I have systematically broken down how you can self-promote, both shamelessly and effectively, in 3 easy steps:
Half the fun of sharing links might be tracking how many times they get clicked. This post follows up on my Zappos mention and explains how a link shortening service like bit.ly might be helpful.
Link shortening got more prominent since 2006 when people started needing to cram links into Twitter messages, limited to 140 characters (this previous sentence is 137). While bit.ly got my attention as the default shortener in Tweetdeck, anyone can shorten links instantly by visiting bit.ly.
For those who have not done so already, I recommend the following steps:
As of August 27th:
I thought "going viral" and being mentioned by one of the top 100 most followed people on Twitter might turn me into that poor kid in the UK who did not want the fame he got when Kanye randomly gave him attention on Twitter, but it did not.
I gain more Twitter followers and get more blog visits when I post about either to my Facebook account relative to the exposure outlined above. In this instance the attraction was Hsee's research and Hsieh's opinion, not the guy who connected them: me!
Open note to bit.ly: I want better geographic data on where my clicks are going from. If I have 32 clicks in the United States and 2 in Canada, that doesn't help me figure out where my clicks are coming from.
I haven't used Zappos enough to give the service my seal of approval, although I really enjoyed reading CEO Tony Hsieh's Delivering Happiness earlier this summer and am happy to recommend the book. Special thanks once again to Booth classmate The Vegan Republican for lending it to me!
When I saw this tweet from Booth Thinking about a new article by one of my favorite Booth professors, Chris Hsee, I thought it might be fun to tweet it at Tony, since I figured he would find it relevant.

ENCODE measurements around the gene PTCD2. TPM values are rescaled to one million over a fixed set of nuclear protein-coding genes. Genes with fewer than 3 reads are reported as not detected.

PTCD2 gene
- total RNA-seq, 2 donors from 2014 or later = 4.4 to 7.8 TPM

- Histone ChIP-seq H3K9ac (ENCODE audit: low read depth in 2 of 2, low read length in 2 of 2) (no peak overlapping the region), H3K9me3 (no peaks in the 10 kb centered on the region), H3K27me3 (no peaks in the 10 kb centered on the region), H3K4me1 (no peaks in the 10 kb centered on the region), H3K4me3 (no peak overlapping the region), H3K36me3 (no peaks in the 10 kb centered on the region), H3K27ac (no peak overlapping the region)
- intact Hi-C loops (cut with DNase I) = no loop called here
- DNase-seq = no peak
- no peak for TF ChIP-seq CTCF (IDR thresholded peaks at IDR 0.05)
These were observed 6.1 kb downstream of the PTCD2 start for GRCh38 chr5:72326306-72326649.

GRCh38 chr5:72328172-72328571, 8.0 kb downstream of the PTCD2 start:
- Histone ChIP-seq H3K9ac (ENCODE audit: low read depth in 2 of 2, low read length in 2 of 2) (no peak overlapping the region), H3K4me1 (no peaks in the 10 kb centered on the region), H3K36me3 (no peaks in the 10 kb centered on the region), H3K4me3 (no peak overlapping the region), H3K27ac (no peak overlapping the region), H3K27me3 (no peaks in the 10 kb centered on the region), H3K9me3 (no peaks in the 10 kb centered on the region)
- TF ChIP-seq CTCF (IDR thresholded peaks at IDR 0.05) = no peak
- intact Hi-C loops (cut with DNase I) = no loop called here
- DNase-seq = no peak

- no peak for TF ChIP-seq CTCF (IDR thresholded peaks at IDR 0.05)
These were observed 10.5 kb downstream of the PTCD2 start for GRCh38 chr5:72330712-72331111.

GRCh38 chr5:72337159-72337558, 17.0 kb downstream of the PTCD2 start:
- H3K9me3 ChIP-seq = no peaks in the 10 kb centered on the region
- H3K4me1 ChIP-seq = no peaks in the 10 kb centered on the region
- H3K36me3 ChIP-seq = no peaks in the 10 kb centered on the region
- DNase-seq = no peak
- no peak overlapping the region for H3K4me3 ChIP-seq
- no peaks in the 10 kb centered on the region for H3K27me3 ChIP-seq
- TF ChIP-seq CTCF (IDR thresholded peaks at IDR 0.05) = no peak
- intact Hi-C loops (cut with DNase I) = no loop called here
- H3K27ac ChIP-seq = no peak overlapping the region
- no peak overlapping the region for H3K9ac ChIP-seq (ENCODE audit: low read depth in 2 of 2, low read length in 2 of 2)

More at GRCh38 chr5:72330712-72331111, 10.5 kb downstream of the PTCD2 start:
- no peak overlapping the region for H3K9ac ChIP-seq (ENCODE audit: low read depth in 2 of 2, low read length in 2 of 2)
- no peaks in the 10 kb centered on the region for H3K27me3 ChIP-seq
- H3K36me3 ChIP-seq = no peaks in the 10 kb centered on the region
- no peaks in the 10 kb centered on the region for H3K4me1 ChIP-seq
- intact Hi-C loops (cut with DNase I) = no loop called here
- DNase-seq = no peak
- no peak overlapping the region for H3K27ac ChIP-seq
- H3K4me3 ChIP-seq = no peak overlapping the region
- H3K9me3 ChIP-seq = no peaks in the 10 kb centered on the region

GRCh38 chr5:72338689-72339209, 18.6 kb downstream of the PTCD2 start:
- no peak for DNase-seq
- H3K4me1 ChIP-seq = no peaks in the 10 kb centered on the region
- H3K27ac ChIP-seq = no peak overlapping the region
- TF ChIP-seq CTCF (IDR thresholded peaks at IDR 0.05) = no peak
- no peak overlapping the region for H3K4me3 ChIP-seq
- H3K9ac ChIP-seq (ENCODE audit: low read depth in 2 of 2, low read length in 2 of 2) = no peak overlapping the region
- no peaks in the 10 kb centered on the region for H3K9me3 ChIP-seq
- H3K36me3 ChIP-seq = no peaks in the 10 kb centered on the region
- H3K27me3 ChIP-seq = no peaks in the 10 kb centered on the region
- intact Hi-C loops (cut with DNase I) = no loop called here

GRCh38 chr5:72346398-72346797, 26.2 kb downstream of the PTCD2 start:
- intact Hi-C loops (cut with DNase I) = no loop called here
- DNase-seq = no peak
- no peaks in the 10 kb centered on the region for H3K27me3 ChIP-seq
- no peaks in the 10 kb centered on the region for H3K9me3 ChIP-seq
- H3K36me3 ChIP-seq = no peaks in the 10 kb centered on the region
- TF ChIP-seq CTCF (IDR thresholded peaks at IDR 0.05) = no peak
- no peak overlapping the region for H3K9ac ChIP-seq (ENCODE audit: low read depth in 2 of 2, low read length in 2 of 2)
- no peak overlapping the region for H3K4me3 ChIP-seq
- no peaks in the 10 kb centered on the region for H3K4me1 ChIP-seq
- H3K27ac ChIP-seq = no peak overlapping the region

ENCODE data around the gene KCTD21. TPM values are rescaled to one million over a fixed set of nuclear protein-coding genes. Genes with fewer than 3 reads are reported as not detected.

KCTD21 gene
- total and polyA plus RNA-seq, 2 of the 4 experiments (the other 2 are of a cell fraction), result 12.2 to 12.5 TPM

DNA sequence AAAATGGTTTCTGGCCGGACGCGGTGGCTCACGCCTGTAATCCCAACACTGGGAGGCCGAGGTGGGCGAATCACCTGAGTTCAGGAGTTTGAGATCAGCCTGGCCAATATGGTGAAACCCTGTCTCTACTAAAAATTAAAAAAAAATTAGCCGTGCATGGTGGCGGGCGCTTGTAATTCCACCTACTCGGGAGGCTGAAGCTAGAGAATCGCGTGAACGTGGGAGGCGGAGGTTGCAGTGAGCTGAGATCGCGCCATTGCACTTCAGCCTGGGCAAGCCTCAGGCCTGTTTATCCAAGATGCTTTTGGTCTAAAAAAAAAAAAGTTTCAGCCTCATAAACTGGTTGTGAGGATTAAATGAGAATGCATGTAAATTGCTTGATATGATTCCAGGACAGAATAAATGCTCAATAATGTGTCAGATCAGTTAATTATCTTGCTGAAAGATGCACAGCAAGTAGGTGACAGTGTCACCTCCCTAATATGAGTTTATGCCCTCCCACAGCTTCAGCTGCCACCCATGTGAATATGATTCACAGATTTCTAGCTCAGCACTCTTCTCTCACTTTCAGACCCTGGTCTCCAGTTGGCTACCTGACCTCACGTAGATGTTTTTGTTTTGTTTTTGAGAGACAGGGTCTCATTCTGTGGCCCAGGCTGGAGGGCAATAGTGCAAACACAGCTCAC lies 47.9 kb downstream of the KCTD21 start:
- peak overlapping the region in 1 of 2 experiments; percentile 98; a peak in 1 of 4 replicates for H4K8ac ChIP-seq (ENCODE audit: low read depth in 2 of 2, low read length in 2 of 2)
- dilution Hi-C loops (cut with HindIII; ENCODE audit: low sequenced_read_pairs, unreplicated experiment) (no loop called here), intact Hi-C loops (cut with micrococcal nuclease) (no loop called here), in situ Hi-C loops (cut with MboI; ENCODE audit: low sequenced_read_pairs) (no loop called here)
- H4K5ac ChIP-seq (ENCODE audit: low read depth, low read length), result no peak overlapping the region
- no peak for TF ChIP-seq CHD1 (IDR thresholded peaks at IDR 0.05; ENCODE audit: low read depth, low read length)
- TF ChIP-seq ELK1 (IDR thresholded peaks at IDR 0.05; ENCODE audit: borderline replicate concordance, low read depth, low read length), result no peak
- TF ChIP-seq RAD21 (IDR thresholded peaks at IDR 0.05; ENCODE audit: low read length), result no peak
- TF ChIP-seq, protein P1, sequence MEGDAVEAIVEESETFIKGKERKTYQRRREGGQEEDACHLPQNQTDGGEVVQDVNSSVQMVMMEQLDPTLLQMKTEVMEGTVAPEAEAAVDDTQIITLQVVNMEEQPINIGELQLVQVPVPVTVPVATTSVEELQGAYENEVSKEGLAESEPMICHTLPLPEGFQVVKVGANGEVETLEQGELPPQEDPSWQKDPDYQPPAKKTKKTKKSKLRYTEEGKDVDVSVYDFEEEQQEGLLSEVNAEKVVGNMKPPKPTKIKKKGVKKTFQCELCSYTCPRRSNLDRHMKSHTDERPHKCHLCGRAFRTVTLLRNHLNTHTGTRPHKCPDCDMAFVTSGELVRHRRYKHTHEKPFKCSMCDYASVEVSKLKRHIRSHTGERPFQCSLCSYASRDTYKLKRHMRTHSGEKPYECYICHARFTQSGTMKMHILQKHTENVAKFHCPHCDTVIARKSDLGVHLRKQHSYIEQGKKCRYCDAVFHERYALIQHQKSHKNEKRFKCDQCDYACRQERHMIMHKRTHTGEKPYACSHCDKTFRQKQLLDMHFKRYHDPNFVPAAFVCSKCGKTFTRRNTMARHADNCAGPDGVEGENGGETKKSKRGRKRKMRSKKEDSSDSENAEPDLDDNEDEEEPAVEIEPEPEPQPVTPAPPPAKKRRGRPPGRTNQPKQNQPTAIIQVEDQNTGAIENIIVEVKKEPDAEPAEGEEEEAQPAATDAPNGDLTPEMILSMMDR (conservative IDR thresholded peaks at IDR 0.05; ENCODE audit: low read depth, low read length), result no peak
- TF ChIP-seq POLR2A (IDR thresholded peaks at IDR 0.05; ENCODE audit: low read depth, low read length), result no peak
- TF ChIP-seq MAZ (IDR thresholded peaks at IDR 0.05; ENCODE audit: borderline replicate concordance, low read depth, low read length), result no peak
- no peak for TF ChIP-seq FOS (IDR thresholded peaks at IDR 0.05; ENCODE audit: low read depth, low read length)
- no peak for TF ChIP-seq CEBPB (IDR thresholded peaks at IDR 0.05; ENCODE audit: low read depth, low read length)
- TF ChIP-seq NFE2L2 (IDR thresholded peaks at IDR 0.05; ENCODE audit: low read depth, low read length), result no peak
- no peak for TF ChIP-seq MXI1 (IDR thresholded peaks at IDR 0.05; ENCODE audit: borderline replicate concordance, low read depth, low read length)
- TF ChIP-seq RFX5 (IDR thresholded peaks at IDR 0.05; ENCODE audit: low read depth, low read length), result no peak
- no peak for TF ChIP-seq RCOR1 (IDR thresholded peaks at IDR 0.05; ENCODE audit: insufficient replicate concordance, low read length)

I wouldn't expect someone with celebrity status like Tony to track their thousands or millions of mentions, but sure enough, he is on top of his stuff. Tony re-tweeted the Hsee article, giving credit to me for finding it, to over 1.7 million followers.
For those who don't use Twitter but do use Facebook, this is similar to being tagged in a Facebook status post by a guy with 1.7 million friends. One difference between Facebook and Twitter though, is that Twitter users are much more likely to re-post status messages of interest for all of their friends ("followers") to enjoy. So if 150 of Tony's 1.7 million followers re-tweet the message with my name, and each has an average of 300 followers, and 50 of those re-tweet again, the message becomes "viral" and circulates widely across the internet.
For those who don't use Facebook, imagine the CEO of a billion dollar company emailed an article to almost two million people and thanked me personally for bringing it to his attention.
Given that some readers coming to my site today might be interested in Behavioral Economics as well as the Internet I am publishing my best paper from Professor Hsee's Managerial Decision Making course for anyone interested. My paper relates "the twenty dollar bill auction" to the "escalation of commitment" phenomena and links them both to "entertainment shopping" websites like Swoopo.com, and is included below. To this day I argue that if casinos and lotteries and online poker sites are regulated as gambling, Swoopo should be too.
If you don't want to sign up for Twitter, don't ignore their search, which might the best place to find information across brands, cities, and up-to-the-minute news.
If you're new to Twitter, congratulations. I've found it incredibly helpful since I started in late 2009. First up, new twitter user: go get Tweetdeck. Or Hootsuite. Right now. The Twitter website is lacking some basic functionality that both of those do a lot better.
Next, a starter's guide to those funny signs floating in the tiny Twitter messages: